Mitt Romney on Social Security

Former Republican Governor (MA)

Rein in the excessive growth in entitlement programs

The Bush revolution and the downturn that we faced when he came in office suggested that we needed a tax cut. There’s no question in my mind that Reagan would have said sign it and vote for it. McCain was one of two that did not. The justification at the time was because it represents a tax cut for the rich. I believe in getting rates down. That builds our economy. Right now, federal spending is about 60% for entitlements: Social security, Medicare and Medicaid. That’s growing like crazy. It will be 70% entitlements, plus interest, by the time of the next president’s second term. Then the military is about 20% today. No one is talking about cutting the military, we ought to grow it. There’s not enough in the 20% to go after if we don’t go after the entitlement problem. We’re going to rein in the excessive growth in those areas. We’re not going to change the deal on seniors, but we’re going to have to change the deal for 20 and 30 and 40-year-olds, or we’re going to bankrupt our country.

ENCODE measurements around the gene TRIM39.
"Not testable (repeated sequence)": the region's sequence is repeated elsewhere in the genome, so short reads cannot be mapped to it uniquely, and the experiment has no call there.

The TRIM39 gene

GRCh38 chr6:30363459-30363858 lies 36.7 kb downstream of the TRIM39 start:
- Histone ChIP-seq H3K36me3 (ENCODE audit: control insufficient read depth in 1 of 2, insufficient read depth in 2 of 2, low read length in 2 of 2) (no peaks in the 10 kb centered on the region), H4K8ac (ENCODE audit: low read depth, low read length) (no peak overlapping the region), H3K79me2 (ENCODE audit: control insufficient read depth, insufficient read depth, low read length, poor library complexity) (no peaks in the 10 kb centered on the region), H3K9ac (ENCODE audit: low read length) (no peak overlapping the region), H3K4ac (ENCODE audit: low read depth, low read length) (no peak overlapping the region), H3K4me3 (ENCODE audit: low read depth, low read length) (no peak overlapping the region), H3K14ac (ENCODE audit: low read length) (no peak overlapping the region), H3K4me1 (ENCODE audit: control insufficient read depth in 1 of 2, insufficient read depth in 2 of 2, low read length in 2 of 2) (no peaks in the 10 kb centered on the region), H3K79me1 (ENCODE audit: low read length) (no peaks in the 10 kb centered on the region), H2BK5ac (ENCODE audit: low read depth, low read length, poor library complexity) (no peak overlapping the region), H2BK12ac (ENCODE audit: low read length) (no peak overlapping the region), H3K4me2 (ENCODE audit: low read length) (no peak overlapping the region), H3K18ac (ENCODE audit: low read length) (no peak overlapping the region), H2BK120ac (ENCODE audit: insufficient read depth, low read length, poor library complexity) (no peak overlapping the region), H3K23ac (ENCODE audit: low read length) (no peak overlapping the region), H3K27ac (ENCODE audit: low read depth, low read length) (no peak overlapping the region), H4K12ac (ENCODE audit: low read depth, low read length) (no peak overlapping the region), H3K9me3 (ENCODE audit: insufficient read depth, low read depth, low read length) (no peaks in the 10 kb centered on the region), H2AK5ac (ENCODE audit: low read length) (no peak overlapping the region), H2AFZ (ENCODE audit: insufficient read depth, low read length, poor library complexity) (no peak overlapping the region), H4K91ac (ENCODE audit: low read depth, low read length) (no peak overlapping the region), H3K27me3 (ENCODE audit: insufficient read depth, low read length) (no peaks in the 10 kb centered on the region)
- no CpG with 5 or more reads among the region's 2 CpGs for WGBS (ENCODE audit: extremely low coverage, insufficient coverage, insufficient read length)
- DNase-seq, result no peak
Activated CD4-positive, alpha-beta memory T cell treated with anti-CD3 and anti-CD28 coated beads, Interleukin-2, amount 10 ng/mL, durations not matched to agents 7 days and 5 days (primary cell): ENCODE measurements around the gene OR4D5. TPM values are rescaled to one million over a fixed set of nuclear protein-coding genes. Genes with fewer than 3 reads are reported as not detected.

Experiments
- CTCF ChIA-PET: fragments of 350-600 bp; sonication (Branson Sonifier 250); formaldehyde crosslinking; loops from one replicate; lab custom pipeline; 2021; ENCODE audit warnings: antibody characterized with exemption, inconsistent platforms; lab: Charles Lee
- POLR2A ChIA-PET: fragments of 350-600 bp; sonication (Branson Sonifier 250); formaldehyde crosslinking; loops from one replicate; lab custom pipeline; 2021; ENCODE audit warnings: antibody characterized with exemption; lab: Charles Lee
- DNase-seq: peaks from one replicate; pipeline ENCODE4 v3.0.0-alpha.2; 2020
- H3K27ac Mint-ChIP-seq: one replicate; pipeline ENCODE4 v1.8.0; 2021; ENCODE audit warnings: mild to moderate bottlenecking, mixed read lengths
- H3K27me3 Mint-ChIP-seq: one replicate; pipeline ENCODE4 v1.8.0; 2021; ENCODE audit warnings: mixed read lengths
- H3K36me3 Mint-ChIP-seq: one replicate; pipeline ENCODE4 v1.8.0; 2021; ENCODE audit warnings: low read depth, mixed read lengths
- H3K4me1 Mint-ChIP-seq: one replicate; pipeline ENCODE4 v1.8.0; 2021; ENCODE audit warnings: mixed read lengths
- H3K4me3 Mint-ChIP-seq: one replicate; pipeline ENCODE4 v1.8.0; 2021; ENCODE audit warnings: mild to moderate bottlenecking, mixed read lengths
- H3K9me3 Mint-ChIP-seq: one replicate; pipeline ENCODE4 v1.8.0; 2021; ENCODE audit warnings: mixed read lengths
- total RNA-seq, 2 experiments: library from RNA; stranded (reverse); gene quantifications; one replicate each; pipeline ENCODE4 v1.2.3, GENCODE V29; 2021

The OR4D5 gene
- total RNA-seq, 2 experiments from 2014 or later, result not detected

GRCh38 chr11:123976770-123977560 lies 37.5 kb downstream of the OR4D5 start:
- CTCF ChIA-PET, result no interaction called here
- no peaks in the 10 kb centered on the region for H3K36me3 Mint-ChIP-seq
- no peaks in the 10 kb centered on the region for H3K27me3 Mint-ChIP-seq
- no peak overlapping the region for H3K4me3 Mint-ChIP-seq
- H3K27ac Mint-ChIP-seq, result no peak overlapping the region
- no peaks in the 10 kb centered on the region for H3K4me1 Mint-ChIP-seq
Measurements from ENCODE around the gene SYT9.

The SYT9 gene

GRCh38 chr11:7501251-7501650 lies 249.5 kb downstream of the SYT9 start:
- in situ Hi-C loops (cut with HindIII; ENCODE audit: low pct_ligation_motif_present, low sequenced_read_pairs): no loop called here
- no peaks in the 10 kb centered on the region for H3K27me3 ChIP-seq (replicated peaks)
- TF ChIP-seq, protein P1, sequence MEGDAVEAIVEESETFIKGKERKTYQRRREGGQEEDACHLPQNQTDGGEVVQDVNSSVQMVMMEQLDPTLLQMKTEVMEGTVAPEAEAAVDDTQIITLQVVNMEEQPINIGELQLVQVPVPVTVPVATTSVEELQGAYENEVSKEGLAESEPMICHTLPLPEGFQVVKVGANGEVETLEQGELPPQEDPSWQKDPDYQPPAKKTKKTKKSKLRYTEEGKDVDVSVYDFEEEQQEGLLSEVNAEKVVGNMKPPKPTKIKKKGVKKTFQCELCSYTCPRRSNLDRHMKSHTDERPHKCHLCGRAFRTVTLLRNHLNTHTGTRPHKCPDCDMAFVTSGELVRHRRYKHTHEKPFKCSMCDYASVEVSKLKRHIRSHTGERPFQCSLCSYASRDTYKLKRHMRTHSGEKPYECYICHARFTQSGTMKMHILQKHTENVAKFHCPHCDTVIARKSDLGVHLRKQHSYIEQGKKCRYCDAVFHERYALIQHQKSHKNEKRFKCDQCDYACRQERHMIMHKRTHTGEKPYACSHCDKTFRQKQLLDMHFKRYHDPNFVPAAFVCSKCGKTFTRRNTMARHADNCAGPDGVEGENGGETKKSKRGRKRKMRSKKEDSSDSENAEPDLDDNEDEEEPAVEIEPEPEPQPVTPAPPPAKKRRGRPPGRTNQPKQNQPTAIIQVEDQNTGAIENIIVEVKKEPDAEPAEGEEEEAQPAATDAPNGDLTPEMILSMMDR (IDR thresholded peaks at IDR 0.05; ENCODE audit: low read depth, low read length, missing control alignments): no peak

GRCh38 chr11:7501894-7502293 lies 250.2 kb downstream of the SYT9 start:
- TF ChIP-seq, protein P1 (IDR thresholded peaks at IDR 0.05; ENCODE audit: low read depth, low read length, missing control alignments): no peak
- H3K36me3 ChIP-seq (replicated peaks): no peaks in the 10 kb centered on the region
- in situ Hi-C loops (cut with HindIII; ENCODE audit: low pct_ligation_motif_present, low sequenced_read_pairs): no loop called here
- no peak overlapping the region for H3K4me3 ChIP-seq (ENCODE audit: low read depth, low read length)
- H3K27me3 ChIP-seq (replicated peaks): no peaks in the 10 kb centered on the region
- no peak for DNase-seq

Source: 2008 Republican debate at Reagan Library in Simi Valley Jan 30, 2008

Will try to fix Social Security without raising taxes

Q: Will you do for Social Security what Reagan did in 1983?

A: I’m not going to raise taxes. Not only are you taking money away from their pocketbooks, you’re also slowing down the economy. You slow down the economy, more people lose work. More people lose work, of course, you’re having a lot of folks that really have their lives turned upside down. So, raising taxes is just something you don’t want to do. We’re going to have to sit down with the Democrats and say, let’s have a compromise on these three elements that could get us to bring Social Security into economic balance. You can have personal accounts where people can invest in something that does better than government bonds--with some portion of their Social Security. We’re going to have the initial benefit calculations for wealthier Americans calculated based on the Consumer Price Index rather than the wage index. That saves almost two-thirds of the shortfall. You can change the retirement age. You can push it out a little bit.

Source: 2008 GOP debate in Boca Raton Florida Jan 24, 2008

No FICA for workers over age 65, so they can stay working

Something I’m particularly fond of [in my economic stimulus package]: it says for anybody in the workforce 65 and older, neither the company nor the individual is going to have to pay Social Security payroll taxes -- FICA, if you will.

And by virtue of that elimination, you’re going to have more people stay in the workforce. That’s going to help grow our economy. They’re not going to be paying any Social Security or Medicare taxes anymore, no more payroll taxes.

Source: 2008 Fox News interview: “Choosing the President” series Jan 20, 2008

Favors private accounts; prepared to be entirely bold